It’s Monday the 19th, and it is the first day of school in the United States for my son Malcom. They have placed him in an excellent educational center. It is a preview of our lives here, but at the same time it somehow also connects with what we left behind. No one asked us for our party affiliation, and there was not a single director who demanded to see our proof of social integration. This is a sharp contrast, which we will be grateful of for the rest of our lives.
What makes me the happiest of this course which he has continued 90 miles from his first home is that he doest not have to lift his hand and put his thumb on his forehead and say that he wants to be like someone. In Cuba, when told, all students must repeat at the top of their lungs “Pioneers for Communism!”, and “We Will be like Che Guevara!” Here, they want him to be like himself, what they wish to see in his attitude is his capacity to demonstrate his talent and physical and intellectual abilities. This morning, he raised his hand to offer it in friendship to dozens of children from three continents. He made some cartoon drawings and excitedly brought them home. It was a new day, with no necessities to read him a manual about heroes chosen by a few, nor will they ask him to praise what he does not want.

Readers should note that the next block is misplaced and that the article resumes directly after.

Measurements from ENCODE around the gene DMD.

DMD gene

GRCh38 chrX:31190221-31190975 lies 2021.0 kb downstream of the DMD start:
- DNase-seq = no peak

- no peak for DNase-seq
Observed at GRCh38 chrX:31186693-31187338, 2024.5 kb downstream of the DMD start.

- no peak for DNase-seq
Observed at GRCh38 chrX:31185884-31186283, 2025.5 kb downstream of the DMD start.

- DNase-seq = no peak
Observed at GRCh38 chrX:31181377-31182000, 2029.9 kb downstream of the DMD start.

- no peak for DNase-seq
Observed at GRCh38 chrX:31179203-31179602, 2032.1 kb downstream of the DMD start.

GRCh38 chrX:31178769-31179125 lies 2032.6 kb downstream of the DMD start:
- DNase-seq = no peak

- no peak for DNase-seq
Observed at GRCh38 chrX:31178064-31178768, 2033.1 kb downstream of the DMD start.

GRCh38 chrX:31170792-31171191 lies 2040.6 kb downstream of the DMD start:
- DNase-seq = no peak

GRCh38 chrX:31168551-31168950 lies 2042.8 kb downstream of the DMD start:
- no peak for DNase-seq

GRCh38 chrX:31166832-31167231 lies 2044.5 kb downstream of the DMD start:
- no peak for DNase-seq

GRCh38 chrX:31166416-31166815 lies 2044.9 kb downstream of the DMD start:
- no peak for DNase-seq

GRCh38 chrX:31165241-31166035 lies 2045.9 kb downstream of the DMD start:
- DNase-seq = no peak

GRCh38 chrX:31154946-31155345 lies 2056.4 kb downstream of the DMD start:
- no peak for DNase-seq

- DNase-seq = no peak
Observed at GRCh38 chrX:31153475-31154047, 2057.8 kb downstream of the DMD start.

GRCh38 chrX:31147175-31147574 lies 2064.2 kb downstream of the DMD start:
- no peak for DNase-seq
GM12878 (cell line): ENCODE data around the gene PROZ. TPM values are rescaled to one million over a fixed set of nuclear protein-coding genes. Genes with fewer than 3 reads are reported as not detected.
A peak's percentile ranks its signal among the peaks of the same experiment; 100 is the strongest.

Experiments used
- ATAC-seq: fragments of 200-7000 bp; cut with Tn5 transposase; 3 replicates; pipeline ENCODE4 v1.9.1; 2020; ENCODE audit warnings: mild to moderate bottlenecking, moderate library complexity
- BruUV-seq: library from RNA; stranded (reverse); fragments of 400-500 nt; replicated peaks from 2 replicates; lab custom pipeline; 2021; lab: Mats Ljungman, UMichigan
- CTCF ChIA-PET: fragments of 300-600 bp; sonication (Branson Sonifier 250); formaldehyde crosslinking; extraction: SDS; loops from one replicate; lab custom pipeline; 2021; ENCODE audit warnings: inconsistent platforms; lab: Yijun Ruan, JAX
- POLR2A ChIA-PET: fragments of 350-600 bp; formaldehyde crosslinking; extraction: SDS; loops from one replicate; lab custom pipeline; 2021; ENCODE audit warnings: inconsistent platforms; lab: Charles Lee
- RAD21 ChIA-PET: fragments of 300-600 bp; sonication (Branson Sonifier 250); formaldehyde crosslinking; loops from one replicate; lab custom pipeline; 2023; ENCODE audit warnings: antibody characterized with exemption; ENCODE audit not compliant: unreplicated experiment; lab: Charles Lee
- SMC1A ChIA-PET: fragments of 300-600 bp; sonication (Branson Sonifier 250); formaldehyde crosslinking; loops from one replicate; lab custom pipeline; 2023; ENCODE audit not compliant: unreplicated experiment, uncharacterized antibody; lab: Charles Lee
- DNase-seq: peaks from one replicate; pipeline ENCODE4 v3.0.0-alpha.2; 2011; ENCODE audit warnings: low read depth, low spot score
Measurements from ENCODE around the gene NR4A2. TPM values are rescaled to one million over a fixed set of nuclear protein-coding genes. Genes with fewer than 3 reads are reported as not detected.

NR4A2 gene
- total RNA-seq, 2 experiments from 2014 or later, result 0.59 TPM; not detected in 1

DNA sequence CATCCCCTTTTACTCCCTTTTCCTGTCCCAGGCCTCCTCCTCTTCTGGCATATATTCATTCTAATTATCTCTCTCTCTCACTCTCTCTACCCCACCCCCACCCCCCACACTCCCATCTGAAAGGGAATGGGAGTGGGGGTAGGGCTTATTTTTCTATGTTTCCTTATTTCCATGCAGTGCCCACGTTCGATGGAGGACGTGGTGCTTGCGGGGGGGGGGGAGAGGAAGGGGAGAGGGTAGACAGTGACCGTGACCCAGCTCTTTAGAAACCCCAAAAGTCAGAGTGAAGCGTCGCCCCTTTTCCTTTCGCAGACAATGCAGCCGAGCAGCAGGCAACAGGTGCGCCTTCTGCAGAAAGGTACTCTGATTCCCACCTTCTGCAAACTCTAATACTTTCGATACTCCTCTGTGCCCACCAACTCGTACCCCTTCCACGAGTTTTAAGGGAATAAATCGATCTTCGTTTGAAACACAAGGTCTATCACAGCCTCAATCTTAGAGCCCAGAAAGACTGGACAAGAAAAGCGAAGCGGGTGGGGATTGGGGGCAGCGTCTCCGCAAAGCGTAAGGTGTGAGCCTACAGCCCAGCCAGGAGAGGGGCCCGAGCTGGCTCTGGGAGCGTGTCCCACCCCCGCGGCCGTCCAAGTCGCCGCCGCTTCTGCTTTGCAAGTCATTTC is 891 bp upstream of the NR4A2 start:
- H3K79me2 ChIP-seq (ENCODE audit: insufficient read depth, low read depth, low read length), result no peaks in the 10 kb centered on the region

A tricolor soccer ball rolled bounced off the ground and the steps of my son walked towards the field like someone searching for the world, with strength, with reasons and with desires of being the man who had his dreams interrupted a few years ago, but who stars again now as a simple schoolboy that will offer his generous hand and not a scream, a kick, or a slogan.